The SEC has proposed to extend the one proposal limitation to each person, rather than each shareholder, directly or indirectly, for the same shareholders’ meeting. The expansion of the limitation to each person on a direct or indirect basis has the effect of curtailing multiple submissions by shareholder representatives. For example, under the proposed rule, a shareholder proponent may not submit one proposal in its own name and simultaneously serve as a representative to submit a different proposal on another shareholder’s behalf for consideration at the same meeting. Similarly, a representative would not be permitted to submit more than one proposal to be considered at the same meeting, even if the representative would be submitting each proposal on behalf of different shareholders.
Increased Resubmission Thresholds
The Commission proposed specific changes to Rule 14a-8(i)(12), which allows companies to exclude a shareholder proposal that “deals with substantially the same subject matter as another proposal or proposals that has or have been previously included in the company’s proxy materials within the preceding 5 calendar years” if the matter was voted on at least once in the last three years and did not receive at least: (i) 3 percent of the vote if previously voted on once; (ii) 6 percent of the vote if previously voted on twice; or (iii) 10 percent of the vote if previously voted on three or more times.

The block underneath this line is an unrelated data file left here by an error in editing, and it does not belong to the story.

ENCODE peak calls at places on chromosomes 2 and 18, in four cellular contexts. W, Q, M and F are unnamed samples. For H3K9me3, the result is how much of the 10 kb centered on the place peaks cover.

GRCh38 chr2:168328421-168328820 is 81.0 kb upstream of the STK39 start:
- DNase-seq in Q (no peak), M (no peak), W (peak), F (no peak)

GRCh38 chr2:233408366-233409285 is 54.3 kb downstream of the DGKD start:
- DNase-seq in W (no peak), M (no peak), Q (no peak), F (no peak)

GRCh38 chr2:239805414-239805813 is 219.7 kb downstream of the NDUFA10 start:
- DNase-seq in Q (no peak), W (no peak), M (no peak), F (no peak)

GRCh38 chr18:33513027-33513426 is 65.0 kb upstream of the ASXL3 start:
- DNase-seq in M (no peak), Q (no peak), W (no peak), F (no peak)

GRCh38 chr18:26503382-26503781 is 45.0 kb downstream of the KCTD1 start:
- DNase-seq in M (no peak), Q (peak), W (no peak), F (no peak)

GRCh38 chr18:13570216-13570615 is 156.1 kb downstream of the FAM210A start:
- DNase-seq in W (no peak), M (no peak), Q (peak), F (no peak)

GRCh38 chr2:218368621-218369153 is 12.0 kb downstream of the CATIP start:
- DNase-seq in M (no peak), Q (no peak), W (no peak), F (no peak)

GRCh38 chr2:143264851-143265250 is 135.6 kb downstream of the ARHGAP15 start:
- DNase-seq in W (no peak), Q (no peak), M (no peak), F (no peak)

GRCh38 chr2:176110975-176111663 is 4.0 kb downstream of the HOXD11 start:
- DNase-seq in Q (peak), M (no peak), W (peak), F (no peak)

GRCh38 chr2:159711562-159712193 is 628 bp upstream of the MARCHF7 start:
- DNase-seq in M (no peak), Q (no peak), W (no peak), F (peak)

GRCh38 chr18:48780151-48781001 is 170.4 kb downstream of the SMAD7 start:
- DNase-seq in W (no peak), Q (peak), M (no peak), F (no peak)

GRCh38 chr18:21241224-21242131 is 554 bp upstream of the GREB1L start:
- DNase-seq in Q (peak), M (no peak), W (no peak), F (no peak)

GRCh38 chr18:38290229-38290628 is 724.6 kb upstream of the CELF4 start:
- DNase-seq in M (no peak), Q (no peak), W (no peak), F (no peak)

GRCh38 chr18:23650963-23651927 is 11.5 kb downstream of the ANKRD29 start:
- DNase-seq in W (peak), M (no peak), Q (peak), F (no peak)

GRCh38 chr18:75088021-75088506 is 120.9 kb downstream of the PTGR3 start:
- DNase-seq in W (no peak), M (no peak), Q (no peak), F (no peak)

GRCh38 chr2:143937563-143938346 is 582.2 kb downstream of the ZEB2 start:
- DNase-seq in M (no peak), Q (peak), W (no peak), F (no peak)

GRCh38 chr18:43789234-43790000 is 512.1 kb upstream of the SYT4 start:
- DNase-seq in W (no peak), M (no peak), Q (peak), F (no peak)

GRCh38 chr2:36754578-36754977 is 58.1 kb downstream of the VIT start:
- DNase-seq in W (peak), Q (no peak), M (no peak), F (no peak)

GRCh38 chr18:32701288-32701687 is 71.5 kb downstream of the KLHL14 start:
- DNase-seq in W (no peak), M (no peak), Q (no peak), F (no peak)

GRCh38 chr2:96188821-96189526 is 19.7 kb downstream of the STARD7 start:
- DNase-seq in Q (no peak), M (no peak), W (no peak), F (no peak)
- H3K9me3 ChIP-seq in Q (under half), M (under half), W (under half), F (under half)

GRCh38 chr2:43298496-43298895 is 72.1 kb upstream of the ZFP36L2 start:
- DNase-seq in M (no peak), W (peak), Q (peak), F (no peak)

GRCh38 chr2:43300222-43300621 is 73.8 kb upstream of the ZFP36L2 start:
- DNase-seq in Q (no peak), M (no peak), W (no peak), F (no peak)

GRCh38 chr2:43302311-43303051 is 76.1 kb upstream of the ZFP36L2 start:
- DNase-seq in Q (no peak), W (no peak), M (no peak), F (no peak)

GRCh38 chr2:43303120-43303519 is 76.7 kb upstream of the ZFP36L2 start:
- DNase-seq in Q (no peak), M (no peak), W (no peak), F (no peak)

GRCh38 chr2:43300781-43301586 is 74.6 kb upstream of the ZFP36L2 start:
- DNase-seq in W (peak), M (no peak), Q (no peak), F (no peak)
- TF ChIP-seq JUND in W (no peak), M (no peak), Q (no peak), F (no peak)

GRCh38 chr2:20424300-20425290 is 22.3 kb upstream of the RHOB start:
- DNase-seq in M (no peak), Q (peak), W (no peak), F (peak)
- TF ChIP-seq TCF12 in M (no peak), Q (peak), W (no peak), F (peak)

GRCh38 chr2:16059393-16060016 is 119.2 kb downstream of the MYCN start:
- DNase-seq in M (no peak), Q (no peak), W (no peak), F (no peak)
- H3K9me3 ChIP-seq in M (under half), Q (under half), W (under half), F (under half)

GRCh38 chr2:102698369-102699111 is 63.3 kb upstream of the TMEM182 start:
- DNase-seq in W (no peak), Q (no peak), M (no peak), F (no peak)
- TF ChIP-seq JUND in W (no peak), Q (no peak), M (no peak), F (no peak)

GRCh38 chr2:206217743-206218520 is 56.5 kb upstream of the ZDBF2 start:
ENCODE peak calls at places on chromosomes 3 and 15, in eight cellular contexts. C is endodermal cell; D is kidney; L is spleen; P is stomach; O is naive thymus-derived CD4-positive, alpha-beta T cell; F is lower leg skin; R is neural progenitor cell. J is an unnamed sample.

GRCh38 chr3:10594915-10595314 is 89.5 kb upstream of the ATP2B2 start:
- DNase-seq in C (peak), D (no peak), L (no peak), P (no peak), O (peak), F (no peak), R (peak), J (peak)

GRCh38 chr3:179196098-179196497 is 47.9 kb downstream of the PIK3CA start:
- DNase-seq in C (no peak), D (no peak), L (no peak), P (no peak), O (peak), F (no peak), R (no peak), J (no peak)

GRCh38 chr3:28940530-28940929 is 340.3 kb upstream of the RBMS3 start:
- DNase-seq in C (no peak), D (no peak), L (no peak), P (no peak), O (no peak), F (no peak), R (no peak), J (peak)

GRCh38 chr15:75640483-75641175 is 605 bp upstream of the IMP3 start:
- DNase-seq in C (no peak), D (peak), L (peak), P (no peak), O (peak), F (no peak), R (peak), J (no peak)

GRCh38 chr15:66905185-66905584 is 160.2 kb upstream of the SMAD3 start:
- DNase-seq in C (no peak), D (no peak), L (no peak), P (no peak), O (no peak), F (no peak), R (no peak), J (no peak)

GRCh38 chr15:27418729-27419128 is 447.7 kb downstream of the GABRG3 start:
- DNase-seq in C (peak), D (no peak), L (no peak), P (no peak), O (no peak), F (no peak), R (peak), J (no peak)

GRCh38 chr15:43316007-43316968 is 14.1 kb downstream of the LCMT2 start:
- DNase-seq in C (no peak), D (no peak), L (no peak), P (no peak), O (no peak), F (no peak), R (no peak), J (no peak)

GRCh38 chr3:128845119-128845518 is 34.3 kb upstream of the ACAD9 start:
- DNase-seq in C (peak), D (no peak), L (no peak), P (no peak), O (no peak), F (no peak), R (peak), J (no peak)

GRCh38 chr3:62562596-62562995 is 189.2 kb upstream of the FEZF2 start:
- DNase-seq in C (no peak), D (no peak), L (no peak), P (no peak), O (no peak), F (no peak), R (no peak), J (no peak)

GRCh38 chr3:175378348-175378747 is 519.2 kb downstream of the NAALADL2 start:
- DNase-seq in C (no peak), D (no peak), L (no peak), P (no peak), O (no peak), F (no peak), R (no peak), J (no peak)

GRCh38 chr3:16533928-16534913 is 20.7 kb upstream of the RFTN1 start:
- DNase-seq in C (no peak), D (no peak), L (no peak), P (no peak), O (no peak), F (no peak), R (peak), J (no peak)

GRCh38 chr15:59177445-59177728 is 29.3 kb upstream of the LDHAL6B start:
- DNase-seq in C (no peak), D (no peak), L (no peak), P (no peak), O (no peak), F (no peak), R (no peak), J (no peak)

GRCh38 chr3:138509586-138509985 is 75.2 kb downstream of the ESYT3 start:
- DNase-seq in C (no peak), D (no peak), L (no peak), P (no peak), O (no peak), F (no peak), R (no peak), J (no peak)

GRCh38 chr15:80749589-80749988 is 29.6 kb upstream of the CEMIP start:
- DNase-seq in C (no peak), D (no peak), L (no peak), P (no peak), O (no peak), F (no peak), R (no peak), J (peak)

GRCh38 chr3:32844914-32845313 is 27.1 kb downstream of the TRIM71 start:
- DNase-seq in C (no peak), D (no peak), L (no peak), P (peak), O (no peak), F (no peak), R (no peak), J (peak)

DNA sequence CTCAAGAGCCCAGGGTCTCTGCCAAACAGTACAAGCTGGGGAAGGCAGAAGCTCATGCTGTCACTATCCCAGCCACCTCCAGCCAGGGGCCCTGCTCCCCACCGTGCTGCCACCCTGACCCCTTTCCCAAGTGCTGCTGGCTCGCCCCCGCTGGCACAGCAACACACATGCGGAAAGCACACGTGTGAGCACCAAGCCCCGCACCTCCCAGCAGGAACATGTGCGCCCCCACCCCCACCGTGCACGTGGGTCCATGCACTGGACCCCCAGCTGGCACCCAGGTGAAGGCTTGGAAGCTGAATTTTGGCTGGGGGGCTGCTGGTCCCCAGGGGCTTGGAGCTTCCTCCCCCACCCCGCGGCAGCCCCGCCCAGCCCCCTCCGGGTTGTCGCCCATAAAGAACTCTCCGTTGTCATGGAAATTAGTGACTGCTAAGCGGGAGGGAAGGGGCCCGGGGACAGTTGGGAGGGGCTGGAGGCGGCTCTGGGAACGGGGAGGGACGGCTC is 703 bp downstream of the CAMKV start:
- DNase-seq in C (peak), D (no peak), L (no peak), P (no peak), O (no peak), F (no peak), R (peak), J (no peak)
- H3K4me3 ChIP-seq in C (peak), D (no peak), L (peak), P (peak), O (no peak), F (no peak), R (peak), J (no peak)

The proposing release highlights that the initial amendments to the resubmission basis for exclusion in 1983 were intended to address commenter’s desire for “an appropriate response to counter the abuse of the security holder proposal process by certain proponents who make minor changes in proposals each year so that they can keep raising the same issue despite the fact that other shareholders have indicated by their votes that they are not interested in that issue.”